The nominee to be the next US ambassador to South Korea voiced doubt that North Korea was prepared to return to serious negotiations despite its appeals for talks.
“We’re not convinced that they really are ready to return to serious diplomacy and negotiations,” Sung Kim, who is now the special envoy to moribund six-nation talks, told a Senate hearing on his nomination to Seoul.
“This is why I think Seoul and Washington have both been very cautious in just rushing back to the negotiating table.
North Korea pulled out of the six-nation talks in 2009, accusing the United States of hostility. It then tested a nuclear bomb and last year fired on a civilian island in the South and allegedly sank a vessel, incidents that killed 50 people.
North Korea and China, its main ally, have both since called for a resumption of the talks. But the United States has urged Pyongyang to first show its clear commitment to previous denuclearization agreements and to lower tensions with South Korea.
President Barack Obama’s administration has described its policy as “strategic patience” — waiting for North Korea to come around without the United States conceding ground.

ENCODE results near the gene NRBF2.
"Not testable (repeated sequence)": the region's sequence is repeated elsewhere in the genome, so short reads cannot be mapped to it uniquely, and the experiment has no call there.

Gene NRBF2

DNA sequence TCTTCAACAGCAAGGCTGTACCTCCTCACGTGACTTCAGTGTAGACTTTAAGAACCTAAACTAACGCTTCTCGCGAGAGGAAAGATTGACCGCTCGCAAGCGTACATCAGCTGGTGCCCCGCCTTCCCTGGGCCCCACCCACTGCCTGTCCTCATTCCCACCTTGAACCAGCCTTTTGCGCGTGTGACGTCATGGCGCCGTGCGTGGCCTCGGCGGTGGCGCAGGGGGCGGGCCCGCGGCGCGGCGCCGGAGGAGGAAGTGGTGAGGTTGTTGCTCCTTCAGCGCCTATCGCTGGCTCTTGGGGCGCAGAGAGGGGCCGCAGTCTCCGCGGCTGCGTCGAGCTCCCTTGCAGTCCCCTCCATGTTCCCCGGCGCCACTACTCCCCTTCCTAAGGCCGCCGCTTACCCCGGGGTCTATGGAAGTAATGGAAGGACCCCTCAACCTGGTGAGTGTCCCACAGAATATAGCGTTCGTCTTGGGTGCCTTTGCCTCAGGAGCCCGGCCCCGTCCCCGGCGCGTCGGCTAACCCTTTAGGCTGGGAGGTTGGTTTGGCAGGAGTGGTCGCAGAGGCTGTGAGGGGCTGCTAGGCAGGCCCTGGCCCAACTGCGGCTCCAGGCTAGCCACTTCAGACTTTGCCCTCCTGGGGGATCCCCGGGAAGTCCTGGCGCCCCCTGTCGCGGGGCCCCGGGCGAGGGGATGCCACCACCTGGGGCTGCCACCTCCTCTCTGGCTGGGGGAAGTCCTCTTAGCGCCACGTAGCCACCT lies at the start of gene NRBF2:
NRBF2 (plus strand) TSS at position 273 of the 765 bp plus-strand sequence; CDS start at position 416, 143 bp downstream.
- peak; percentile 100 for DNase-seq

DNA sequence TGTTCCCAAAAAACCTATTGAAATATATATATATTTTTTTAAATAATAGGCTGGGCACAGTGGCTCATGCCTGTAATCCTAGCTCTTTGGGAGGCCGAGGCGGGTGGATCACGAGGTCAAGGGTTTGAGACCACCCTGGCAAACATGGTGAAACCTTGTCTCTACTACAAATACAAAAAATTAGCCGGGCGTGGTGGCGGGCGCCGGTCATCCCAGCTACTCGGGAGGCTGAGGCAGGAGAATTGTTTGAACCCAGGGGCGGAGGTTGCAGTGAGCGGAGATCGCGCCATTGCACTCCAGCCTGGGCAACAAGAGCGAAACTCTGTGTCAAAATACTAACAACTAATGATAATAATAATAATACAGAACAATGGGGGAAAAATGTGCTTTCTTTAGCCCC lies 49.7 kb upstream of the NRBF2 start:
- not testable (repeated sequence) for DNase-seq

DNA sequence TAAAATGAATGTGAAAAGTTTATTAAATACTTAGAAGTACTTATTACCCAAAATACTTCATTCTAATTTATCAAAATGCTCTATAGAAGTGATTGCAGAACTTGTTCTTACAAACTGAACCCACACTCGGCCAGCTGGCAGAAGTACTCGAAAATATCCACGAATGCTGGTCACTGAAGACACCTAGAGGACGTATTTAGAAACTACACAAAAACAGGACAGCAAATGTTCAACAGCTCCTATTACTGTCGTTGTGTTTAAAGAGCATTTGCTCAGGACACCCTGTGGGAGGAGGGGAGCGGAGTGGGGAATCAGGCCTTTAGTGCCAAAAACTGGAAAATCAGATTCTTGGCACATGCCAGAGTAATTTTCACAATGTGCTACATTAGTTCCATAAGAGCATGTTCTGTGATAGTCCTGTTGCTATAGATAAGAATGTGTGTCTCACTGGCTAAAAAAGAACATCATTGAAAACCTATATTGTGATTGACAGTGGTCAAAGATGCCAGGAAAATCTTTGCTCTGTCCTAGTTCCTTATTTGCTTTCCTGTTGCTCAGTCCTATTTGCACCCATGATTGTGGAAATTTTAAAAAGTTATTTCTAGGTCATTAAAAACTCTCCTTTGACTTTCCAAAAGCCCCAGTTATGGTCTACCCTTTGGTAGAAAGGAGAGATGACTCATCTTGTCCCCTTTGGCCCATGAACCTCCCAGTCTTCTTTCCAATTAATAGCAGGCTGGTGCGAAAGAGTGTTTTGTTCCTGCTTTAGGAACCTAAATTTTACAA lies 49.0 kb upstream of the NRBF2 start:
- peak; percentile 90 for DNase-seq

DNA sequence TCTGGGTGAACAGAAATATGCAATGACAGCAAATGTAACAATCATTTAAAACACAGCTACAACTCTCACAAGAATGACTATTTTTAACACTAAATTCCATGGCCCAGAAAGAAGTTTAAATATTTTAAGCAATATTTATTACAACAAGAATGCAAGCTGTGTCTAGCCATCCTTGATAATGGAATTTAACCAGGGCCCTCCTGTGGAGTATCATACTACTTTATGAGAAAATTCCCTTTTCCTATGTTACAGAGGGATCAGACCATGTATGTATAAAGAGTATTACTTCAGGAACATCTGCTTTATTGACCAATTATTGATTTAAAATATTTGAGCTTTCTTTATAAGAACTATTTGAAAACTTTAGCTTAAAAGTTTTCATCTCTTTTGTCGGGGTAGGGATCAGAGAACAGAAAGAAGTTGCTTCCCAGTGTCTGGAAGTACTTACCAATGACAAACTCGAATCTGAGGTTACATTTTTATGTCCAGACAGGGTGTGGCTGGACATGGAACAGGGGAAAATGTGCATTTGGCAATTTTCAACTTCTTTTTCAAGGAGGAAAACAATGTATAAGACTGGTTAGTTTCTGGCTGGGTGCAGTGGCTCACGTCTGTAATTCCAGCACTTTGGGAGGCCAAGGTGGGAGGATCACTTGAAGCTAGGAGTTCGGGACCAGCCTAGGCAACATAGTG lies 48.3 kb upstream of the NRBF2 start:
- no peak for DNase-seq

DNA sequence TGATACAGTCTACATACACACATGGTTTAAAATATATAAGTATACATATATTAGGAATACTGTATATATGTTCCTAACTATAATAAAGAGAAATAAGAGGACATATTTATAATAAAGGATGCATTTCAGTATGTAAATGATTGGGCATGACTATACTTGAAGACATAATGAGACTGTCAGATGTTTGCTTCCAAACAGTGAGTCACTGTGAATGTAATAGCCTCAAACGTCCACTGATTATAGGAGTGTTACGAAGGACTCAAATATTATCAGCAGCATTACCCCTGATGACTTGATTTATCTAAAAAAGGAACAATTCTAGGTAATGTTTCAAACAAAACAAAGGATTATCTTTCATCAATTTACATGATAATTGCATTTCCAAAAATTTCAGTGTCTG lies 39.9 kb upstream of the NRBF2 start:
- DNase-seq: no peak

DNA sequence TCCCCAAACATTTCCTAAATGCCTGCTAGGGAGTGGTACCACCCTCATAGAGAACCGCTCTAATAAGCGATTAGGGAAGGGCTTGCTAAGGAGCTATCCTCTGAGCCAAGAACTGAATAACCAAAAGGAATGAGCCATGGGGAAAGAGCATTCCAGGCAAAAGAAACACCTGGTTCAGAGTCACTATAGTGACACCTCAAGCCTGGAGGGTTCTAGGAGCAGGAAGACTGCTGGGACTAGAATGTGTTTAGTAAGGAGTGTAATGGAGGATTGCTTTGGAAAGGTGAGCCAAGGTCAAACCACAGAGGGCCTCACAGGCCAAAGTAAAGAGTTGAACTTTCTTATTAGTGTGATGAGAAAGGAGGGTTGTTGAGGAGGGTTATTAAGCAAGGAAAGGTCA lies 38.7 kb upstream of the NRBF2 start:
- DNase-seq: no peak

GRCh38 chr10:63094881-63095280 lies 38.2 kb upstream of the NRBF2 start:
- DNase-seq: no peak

Kim, who is expected to win Senate confirmation, would be the first Korean American envoy to Seoul. His nomination came after Obama named Gary Locke, now commerce secretary, to be the first Chinese American ambassador to Beijing.
Some Asian American advocates have described the nominations as historic as the community has long voiced concern that it is perceived as perpetually foreign.
“When my parents brought me to the United States over 35 years ago, they could not have imagined that I would have the opportunity to serve as the first Korean American ambassador to the Republic of Korea,” Kim said.
Kim said he would use his unique position to encourage people exchanges including in the arts, academia and sports.